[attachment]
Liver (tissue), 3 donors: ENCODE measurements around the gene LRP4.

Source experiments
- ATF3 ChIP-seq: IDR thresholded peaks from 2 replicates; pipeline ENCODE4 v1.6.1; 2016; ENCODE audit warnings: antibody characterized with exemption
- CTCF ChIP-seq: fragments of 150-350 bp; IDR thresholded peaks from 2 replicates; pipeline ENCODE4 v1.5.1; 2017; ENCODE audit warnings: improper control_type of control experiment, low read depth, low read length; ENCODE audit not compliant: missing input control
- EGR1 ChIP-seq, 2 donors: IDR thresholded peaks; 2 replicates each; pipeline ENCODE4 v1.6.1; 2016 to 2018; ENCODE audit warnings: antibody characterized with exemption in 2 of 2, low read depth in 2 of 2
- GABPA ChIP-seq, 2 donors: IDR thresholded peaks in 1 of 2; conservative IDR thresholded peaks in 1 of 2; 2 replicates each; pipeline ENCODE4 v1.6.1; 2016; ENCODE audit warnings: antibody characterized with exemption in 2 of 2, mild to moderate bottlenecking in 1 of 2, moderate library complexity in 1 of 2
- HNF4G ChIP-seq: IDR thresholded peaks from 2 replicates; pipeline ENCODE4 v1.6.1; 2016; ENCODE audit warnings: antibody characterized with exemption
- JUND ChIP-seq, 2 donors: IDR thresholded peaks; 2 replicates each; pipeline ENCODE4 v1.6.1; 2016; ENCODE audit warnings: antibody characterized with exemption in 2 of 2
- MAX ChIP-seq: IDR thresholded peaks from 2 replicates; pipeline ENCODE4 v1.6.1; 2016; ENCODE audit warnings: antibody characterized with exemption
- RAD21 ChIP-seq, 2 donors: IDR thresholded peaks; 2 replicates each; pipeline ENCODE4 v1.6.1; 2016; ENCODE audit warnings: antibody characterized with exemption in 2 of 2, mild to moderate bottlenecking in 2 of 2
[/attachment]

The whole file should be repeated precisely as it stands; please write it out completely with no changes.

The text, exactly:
Liver (tissue), 3 donors: ENCODE measurements around the gene LRP4.

Source experiments
- ATF3 ChIP-seq: IDR thresholded peaks from 2 replicates; pipeline ENCODE4 v1.6.1; 2016; ENCODE audit warnings: antibody characterized with exemption
- CTCF ChIP-seq: fragments of 150-350 bp; IDR thresholded peaks from 2 replicates; pipeline ENCODE4 v1.5.1; 2017; ENCODE audit warnings: improper control_type of control experiment, low read depth, low read length; ENCODE audit not compliant: missing input control
- EGR1 ChIP-seq, 2 donors: IDR thresholded peaks; 2 replicates each; pipeline ENCODE4 v1.6.1; 2016 to 2018; ENCODE audit warnings: antibody characterized with exemption in 2 of 2, low read depth in 2 of 2
- GABPA ChIP-seq, 2 donors: IDR thresholded peaks in 1 of 2; conservative IDR thresholded peaks in 1 of 2; 2 replicates each; pipeline ENCODE4 v1.6.1; 2016; ENCODE audit warnings: antibody characterized with exemption in 2 of 2, mild to moderate bottlenecking in 1 of 2, moderate library complexity in 1 of 2
- HNF4G ChIP-seq: IDR thresholded peaks from 2 replicates; pipeline ENCODE4 v1.6.1; 2016; ENCODE audit warnings: antibody characterized with exemption
- JUND ChIP-seq, 2 donors: IDR thresholded peaks; 2 replicates each; pipeline ENCODE4 v1.6.1; 2016; ENCODE audit warnings: antibody characterized with exemption in 2 of 2
- MAX ChIP-seq: IDR thresholded peaks from 2 replicates; pipeline ENCODE4 v1.6.1; 2016; ENCODE audit warnings: antibody characterized with exemption
- RAD21 ChIP-seq, 2 donors: IDR thresholded peaks; 2 replicates each; pipeline ENCODE4 v1.6.1; 2016; ENCODE audit warnings: antibody characterized with exemption in 2 of 2, mild to moderate bottlenecking in 2 of 2